A Filipino seafarer has reportedly died in a San Franciso hospital due to the dreaded corona virus disease, a group of Filipino-Americans in the Californian city reported.
According to the Filipino Community Center (FCC) based in the said city, the seafarer contracted the virus on board the Grand Princess Cruise Ship that has been docked at the San Francisco Cruise Terminal since the early part of March.
The FCC learned of the unnamed sailor’s demise Saturday morning.
Fox 2 KTVU confirmed the crew member’s death, quoting Grand Princes spokesperson Negin Kamali saying: “All of us at Princess Cruises are deeply saddened to report that one of our team members who was working on Grand Princess passed away, from complications related to Covid-19. Our hearts go out to his family, friends, team members and all who are impacted by this loss. All of us at Princess Cruises offer our sincere condolences.”
Another Filipino crew member of the ship has tested positive with the disease, the League of Filipino Students-San Francisco State University said in its Facebook page.
The Grand Princess Cruise Ship was on its way to Hawaii last February 21 when it learned that two male passengers on a recent trip to Mexico have died of the virus.
The ship sailed to Oakland to let off its passengers and then returned to its home port of San Francisco to start its quarantine procedures.
The Grand Princess is a sister ship of the Diamond Princess that was placed under a four-week quarantine in Yokohama, Japan last month.
According to the FCC, there are still 78 Filipino workers of the original total crew of 1,111 on board and are undergoing quarantine.
A total of 438 Filipino workers earlier left the ship, along with 11 Chinese crew members.
The Grand Princess quarantine ended last Saturday, April 4, the California Office of Emergency Services told a press conference organized by the FCC.
Following the Filipino seafarer’s death, however, labor and community organizations amplified demands for transparency, testing and treatment for the hundreds of workers still on board the ship.
Representatives from the International Transport Workers’ Federation (ITWF) and other labor advocates described the cruise ship as an “incubator” for the corona virus.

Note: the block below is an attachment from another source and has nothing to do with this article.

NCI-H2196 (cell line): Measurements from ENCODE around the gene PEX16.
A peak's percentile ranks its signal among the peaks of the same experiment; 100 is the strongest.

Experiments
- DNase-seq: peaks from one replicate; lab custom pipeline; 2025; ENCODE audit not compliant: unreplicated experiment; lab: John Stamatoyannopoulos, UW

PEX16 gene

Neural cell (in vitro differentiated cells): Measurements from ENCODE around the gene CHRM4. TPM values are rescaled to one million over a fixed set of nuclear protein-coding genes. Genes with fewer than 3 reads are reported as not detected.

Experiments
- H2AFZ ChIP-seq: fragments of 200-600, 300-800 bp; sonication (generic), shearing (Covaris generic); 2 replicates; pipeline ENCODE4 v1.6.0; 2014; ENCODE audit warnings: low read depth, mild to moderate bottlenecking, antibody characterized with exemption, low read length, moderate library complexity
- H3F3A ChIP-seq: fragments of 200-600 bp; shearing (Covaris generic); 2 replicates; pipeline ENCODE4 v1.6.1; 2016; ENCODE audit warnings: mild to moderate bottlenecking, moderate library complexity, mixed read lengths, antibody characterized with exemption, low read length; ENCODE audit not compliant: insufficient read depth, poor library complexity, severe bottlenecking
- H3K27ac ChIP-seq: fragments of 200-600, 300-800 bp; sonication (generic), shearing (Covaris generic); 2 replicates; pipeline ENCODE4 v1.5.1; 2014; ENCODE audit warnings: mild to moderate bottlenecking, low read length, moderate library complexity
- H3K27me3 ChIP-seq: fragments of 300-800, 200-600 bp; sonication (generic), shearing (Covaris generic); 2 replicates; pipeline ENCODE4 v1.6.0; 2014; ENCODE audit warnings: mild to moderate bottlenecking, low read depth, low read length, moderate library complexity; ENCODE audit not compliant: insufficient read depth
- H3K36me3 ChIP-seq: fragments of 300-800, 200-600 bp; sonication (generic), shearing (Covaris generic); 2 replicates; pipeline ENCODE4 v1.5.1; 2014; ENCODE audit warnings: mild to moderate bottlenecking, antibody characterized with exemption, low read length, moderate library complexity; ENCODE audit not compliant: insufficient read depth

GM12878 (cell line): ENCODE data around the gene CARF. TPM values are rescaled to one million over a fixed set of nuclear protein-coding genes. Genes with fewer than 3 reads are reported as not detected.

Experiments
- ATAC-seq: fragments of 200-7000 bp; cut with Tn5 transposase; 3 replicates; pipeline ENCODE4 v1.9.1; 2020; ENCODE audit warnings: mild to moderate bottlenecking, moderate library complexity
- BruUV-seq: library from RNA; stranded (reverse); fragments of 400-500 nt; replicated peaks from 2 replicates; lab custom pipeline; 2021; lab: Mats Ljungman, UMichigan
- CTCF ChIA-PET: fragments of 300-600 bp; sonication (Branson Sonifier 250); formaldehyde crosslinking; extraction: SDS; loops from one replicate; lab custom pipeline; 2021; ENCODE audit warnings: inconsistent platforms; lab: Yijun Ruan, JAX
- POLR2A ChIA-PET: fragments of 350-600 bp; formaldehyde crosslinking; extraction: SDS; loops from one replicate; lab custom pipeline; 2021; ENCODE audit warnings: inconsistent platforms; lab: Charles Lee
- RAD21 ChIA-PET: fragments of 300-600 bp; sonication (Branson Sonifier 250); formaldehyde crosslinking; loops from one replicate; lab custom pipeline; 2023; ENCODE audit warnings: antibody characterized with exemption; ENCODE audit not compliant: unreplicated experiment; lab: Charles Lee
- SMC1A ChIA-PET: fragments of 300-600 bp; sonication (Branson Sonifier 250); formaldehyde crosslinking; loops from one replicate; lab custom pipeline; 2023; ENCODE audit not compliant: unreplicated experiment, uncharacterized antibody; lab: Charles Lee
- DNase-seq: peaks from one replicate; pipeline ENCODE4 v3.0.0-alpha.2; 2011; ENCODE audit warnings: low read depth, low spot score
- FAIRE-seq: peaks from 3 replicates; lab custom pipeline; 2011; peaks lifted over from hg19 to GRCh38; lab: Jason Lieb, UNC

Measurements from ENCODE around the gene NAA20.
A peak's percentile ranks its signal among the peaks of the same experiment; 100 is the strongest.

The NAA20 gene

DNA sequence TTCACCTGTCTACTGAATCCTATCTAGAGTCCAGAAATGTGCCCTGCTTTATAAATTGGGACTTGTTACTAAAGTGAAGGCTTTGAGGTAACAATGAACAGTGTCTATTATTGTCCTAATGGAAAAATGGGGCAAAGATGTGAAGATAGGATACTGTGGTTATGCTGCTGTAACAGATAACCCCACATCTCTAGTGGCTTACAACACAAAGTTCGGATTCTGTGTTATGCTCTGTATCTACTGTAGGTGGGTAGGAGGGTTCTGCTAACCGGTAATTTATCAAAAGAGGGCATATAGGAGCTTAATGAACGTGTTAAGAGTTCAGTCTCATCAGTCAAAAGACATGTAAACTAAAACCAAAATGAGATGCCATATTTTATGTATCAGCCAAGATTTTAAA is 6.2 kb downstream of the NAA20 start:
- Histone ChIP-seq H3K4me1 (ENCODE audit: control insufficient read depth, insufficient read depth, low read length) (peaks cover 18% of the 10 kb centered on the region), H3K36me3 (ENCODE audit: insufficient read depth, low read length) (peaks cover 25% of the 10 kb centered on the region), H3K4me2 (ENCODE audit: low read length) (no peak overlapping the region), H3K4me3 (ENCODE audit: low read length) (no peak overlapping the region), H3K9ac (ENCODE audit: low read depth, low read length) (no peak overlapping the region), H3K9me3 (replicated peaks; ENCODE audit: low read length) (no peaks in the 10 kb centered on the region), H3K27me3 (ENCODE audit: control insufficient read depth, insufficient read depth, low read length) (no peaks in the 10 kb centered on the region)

They cited a Center for Disease Control and Prevention study of the Diamond Princess that exposed the disastrous results of quarantining passengers and crew in ships’ tight quarters.
More than 700 of the 3,700 people onboard Diamond Princess tested positive for COVID-19.
Workers remaining on board the Grand Princess are at high risk of exposure and infection until the ship is decontaminated, the ITWF said.
ITWF Northern California Inspector Samantha Levens added, “This is not a problem created by COVID-19. What we are witnessing is existing inequalities and exploitation of seafarers being heighted and exposed by the pandemic.”
Swati Rayasam of the Alliance for South Asians Taking Action described the treatment of these workers as “appalling” and “inhumane.”
Terry Valen of the National Alliance for Filipino Concerns for his part said, “There are no plans in place, as far as we know, from the Office of Emergency Services to house the workers if they can’t get home because of international travel restrictions. Right now they are being asked to stay on the ship.”
Fellow Filipino crew members from the Grand Princess who were repatriated in mid-March shared their concern for those still on board.
“I hope that this all ends soon, that they can all go back home to their families here [in the Philippines] who are left wondering, especially the spouses and children,” an audio message from a former Filipino Grand Princess crew member played during the press conference said.
An open letter to Princess Cruises and the Philippine government also said that more than two weeks after being flown back to the Philippines, the workers are still pushing for testing and treatment.
Only a portion of the over 400 workers who were quarantined in a facility in Tarlac, Philippines, were tested for COVID-19. They have since been sent to their home provinces.
Crew members from India still on board conveyed their concerns in a video uploaded online three weeks ago.
They pleaded to the Indian government to be “evacuate[d] from the ship as soon as possible.”
Community organizations are echoing these concerns.
The Grand Princess Cruise Ship is one of the many ships currently stranded at sea scrambling for safe harbor.
Thousands of passengers and crew members remain on board in at least 15 cruise ships worldwide, with workers representing dozens of countries and nationalities, the FCC said.
Port closures, flight restrictions and border closures add to the direness and urgency of the situation, the group added.
“As frontline workers, we in the maritime industry literally keep the world running. And our rights and voices must be at the forefront of the fight against this global crisis,” ITF’s Levens said. # (Raymund B. Villanueva)